A JAMA THEME ISSUEEdited by Richard M. Glass, MD
The National Comorbidity Survey Replication on major depressive disorder
(MDD), a nationally representative face-to-face household survey of adults
aged 18 years or older, was conducted in the 48 contiguous United States from
February 2001 through December 2002. The survey was based on Diagnostic and Statistical Manual of Mental Disorders, Fourth Edition diagnostic
criteria for MDD. Kessler and colleagues report that in this survey, lifetime
prevalence for MDD was 16.2% and prevalence in the preceding year, 6.6%. Only
21.7% of respondents with MDD in the preceding year reported receiving adequate
Evidence suggests that depression and low perceived social support after
myocardial infarction are associated with increased morbidity and mortality.
In the Enhancing Recovery in Coronary Heart Disease Patients (ENRICHD) trial,Article patients with an acute myocardial infarction and
depression, low perceived social support, or both were randomly assigned to
receive either cognitive behavioral therapy plus a selective serotonin reuptake
inhibitor when indicated or usual care. After an average follow-up of 29 months,
the event rate of the composite end point of death or nonfatal recurrent myocardial
infarction was not significantly different in the 2 study groups. In an editorial,
Frasure-Smith and LespéranceArticle consider
why treatment of depression and low perceived social support failed to improve
event-free survival in this trial and suggest directions for future trials
of treatment of depression after myocardial infarction.
Bolton and colleagues conducted a randomized trial in 30 villages in
an impoverished region of southwest Uganda to assess the efficacy of group
interpersonal psychotherapy for treatment of depression and to evaluate the
feasibility of conducting a trial of a psychological intervention in sub-Saharan
Africa. After completion of the intervention, the proportion of persons who
met diagnostic criteria for major depression was significantly lower in the
intervention groups than in the control groups. Decreases in depression and
dysfunction severity scores were significantly greater in the intervention
groups than in the control groups.
Both noradrenergic and serotonergic systems appear to be involved in
the mediation of symptoms of depression. In this trial among patients with
depression who achieved remission while receiving norepinephrine reuptake
inhibitors, Bremner and colleagues measured regional brain metabolism rates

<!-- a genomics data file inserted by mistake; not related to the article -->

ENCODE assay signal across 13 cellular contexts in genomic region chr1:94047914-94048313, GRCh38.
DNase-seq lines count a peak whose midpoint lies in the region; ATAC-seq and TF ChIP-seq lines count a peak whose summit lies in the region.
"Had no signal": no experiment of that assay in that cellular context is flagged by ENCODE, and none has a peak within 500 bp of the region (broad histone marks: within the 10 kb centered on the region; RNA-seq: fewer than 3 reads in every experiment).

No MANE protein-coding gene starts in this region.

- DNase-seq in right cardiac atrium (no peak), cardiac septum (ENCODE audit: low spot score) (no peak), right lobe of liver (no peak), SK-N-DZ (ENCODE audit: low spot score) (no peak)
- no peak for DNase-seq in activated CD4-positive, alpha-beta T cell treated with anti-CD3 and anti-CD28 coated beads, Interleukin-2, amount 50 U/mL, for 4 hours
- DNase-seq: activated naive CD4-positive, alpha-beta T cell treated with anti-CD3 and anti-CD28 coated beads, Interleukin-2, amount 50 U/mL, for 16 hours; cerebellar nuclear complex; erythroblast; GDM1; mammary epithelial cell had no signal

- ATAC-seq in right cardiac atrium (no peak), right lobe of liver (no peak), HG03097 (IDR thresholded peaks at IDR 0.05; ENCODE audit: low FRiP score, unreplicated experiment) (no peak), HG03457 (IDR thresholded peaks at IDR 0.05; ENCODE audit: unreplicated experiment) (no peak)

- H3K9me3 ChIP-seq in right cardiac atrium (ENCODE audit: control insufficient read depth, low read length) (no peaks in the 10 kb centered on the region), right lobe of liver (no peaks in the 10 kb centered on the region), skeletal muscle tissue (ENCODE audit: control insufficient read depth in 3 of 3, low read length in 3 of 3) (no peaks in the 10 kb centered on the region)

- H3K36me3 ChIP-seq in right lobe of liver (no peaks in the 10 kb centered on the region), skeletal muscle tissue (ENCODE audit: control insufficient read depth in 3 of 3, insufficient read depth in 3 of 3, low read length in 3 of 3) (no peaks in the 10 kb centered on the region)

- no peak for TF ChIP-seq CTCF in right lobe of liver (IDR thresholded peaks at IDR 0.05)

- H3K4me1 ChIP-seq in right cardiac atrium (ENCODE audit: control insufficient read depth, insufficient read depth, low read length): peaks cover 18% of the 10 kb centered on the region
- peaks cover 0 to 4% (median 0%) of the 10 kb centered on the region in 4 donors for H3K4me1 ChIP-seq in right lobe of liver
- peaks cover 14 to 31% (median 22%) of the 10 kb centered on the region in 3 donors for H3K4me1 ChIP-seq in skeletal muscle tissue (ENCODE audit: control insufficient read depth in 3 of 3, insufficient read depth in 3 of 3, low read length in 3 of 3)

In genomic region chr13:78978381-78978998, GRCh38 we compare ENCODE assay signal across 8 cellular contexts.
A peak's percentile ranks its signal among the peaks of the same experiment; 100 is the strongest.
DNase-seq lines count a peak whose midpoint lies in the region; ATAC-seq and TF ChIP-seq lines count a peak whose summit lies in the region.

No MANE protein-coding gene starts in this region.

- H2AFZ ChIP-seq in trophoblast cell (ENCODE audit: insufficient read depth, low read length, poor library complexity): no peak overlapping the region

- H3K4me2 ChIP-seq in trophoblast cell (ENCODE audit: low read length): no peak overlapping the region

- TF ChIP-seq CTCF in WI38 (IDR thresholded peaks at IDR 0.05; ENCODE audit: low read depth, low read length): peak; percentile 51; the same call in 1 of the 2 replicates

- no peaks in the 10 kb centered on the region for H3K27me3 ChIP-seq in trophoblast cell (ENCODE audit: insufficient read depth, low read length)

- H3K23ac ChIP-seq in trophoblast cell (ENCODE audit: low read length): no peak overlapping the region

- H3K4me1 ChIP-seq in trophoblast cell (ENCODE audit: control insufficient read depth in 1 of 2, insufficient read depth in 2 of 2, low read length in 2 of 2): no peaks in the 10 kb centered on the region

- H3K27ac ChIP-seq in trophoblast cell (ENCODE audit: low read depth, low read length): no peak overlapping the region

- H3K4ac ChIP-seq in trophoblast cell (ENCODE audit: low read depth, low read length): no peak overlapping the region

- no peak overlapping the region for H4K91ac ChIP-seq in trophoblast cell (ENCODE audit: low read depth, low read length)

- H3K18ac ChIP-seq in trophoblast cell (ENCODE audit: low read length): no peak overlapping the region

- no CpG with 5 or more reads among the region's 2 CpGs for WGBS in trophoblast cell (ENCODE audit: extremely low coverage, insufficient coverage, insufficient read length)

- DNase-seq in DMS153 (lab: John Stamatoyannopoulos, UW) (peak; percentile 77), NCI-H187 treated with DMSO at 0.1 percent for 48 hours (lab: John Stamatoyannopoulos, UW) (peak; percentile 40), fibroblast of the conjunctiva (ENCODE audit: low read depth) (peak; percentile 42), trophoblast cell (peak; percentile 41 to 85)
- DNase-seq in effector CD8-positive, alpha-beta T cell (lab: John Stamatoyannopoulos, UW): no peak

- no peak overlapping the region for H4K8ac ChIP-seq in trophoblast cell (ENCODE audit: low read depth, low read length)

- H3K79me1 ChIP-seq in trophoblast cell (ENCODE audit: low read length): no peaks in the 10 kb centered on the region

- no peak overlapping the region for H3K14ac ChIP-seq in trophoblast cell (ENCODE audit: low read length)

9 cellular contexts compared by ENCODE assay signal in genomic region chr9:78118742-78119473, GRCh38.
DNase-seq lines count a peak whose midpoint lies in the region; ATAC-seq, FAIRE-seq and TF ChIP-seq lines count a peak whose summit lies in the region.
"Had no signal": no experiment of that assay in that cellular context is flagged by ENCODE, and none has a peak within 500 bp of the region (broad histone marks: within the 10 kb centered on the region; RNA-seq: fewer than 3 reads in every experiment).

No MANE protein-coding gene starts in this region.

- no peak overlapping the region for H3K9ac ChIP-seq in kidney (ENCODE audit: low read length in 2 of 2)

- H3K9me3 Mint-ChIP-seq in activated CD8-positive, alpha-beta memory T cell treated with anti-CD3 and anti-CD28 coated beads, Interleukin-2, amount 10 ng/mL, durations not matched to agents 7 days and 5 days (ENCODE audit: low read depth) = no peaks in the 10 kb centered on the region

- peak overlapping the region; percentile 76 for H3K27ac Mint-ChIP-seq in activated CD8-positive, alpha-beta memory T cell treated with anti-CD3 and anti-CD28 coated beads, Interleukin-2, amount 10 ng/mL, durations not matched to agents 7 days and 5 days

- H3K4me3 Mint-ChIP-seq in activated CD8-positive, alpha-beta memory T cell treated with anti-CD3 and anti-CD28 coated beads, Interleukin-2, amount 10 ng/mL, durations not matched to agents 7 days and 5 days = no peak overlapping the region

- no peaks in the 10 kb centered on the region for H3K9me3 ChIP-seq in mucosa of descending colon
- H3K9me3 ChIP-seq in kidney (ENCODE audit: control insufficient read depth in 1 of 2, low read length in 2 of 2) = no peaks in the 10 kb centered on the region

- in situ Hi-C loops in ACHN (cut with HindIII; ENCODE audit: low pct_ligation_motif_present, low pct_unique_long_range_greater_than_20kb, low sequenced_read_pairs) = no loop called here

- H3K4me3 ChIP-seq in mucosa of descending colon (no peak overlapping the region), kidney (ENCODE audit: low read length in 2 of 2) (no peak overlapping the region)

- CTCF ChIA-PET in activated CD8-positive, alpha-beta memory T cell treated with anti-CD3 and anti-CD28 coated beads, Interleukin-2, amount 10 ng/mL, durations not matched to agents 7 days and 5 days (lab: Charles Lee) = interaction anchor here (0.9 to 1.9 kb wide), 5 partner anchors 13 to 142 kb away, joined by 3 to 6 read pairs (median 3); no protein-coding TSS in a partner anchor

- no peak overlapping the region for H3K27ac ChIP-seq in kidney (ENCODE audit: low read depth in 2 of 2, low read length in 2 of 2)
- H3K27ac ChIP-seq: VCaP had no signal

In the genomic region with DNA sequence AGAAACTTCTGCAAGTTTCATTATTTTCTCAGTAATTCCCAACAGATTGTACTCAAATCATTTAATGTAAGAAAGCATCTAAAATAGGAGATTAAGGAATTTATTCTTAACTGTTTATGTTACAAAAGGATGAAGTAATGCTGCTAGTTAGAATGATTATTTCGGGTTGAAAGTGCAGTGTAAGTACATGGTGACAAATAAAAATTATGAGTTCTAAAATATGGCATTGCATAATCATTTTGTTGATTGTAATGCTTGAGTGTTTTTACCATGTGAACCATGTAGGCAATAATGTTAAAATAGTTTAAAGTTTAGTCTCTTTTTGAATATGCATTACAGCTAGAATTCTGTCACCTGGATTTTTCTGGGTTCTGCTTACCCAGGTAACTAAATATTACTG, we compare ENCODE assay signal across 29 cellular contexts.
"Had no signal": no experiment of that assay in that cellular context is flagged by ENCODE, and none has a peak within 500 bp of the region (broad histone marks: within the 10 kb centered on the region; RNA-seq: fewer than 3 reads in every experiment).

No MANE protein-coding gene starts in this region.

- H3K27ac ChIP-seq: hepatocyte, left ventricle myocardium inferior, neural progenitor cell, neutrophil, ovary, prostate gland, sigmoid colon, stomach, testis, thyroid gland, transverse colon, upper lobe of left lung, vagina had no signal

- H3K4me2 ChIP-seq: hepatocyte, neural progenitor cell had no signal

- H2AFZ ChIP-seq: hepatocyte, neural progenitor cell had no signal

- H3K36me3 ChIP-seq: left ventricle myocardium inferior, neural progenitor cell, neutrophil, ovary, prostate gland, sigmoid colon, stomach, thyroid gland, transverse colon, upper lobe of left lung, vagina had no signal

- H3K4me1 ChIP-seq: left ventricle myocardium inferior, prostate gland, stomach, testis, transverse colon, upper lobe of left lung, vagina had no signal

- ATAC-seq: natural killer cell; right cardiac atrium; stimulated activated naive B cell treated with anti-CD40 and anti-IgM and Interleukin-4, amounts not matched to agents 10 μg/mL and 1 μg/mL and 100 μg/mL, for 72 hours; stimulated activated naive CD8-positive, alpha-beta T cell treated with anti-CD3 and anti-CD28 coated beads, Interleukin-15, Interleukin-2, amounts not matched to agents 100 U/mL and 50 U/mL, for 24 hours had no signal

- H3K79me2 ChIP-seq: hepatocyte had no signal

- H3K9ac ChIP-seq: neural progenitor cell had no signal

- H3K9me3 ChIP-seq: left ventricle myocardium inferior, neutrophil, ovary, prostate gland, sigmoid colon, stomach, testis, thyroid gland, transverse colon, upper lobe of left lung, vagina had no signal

with positron emission tomography after catecholamine depletion induced by α-methylparatyrosine
(AMPT) and after placebo challenge. In patients who experienced AMPT-induced
return of depression symptoms, brain metabolism rates were decreased in several
cortical regions following AMPT administration compared with placebo challenge,
with the greatest effects in orbitofrontal cortex, dorsolateral prefrontal
cortex, and thalamus. Resting metabolic rates in prefrontal and limbic regions
were increased in patients who had AMPT-induced return of depression symptoms.
To estimate lost productive work time and associated labor costs among
US workers with depression, Stewart and colleagues conducted supplemental
extended interviews in a sample of employed participants in the American Productivity
Audit. Workers with depression reported significantly more total health-related
lost productive time than those without depression. Extrapolation of the survey
results to the population of US workers suggests that US workers with depression
cost employers an excess of $31 billion per year compared with workers without
Connections between art and mental health is a recurrent theme in the
work and life of Kay Redfield Jamison, PhD, an expert on bipolar disorder
and author of an eloquent memoir of her own struggles with the illness.
A systematic review of studies on interventions to improve management
of depression in primary care indicates that complex interventions involving
case management and collaborative care with mental health specialists are
more likely to be effective than simple guideline implementation and educational
Keller reviews evidence demonstrating that remission is the optimal
outcome of treatment for depression and discusses future directions in defining
A consensus statement developed in a workshop convened by the American
Foundation For Suicide Prevention calls for a shift in professional attitudes
and institutional policies to encourage physicians with depression and suicidality
to seek help.
Insel and Charney summarize priority areas for depression research identified
by the National Institute of Mental Health.
For your patients: Information about depression.
This Week in JAMA. JAMA. 2003;289(23):3047. doi:10.1001/jama.289.23.3047